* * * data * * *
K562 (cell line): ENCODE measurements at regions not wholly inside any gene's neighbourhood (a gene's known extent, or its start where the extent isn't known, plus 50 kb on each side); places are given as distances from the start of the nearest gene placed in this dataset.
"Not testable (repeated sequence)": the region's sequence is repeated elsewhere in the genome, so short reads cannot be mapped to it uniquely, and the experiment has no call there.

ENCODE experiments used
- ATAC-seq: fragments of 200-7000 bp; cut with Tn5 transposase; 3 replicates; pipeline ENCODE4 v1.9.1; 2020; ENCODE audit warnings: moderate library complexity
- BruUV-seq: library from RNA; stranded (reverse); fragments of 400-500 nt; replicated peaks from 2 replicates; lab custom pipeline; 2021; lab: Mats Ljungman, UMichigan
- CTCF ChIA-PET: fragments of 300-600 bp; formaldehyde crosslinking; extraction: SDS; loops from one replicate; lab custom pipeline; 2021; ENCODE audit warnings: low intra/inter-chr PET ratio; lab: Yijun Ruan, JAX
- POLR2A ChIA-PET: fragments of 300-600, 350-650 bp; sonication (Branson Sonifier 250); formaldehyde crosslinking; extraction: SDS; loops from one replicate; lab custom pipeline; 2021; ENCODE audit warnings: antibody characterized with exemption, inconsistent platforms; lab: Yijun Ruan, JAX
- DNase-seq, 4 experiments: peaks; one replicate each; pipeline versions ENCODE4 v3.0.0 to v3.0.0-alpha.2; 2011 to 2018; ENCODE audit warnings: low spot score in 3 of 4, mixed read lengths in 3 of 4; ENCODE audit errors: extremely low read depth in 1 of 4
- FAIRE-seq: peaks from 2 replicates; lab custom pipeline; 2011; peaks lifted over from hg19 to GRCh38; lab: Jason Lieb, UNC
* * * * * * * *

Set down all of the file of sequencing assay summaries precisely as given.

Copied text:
K562 (cell line): ENCODE measurements at regions not wholly inside any gene's neighbourhood (a gene's known extent, or its start where the extent isn't known, plus 50 kb on each side); places are given as distances from the start of the nearest gene placed in this dataset.
"Not testable (repeated sequence)": the region's sequence is repeated elsewhere in the genome, so short reads cannot be mapped to it uniquely, and the experiment has no call there.

ENCODE experiments used
- ATAC-seq: fragments of 200-7000 bp; cut with Tn5 transposase; 3 replicates; pipeline ENCODE4 v1.9.1; 2020; ENCODE audit warnings: moderate library complexity
- BruUV-seq: library from RNA; stranded (reverse); fragments of 400-500 nt; replicated peaks from 2 replicates; lab custom pipeline; 2021; lab: Mats Ljungman, UMichigan
- CTCF ChIA-PET: fragments of 300-600 bp; formaldehyde crosslinking; extraction: SDS; loops from one replicate; lab custom pipeline; 2021; ENCODE audit warnings: low intra/inter-chr PET ratio; lab: Yijun Ruan, JAX
- POLR2A ChIA-PET: fragments of 300-600, 350-650 bp; sonication (Branson Sonifier 250); formaldehyde crosslinking; extraction: SDS; loops from one replicate; lab custom pipeline; 2021; ENCODE audit warnings: antibody characterized with exemption, inconsistent platforms; lab: Yijun Ruan, JAX
- DNase-seq, 4 experiments: peaks; one replicate each; pipeline versions ENCODE4 v3.0.0 to v3.0.0-alpha.2; 2011 to 2018; ENCODE audit warnings: low spot score in 3 of 4, mixed read lengths in 3 of 4; ENCODE audit errors: extremely low read depth in 1 of 4
- FAIRE-seq: peaks from 2 replicates; lab custom pipeline; 2011; peaks lifted over from hg19 to GRCh38; lab: Jason Lieb, UNC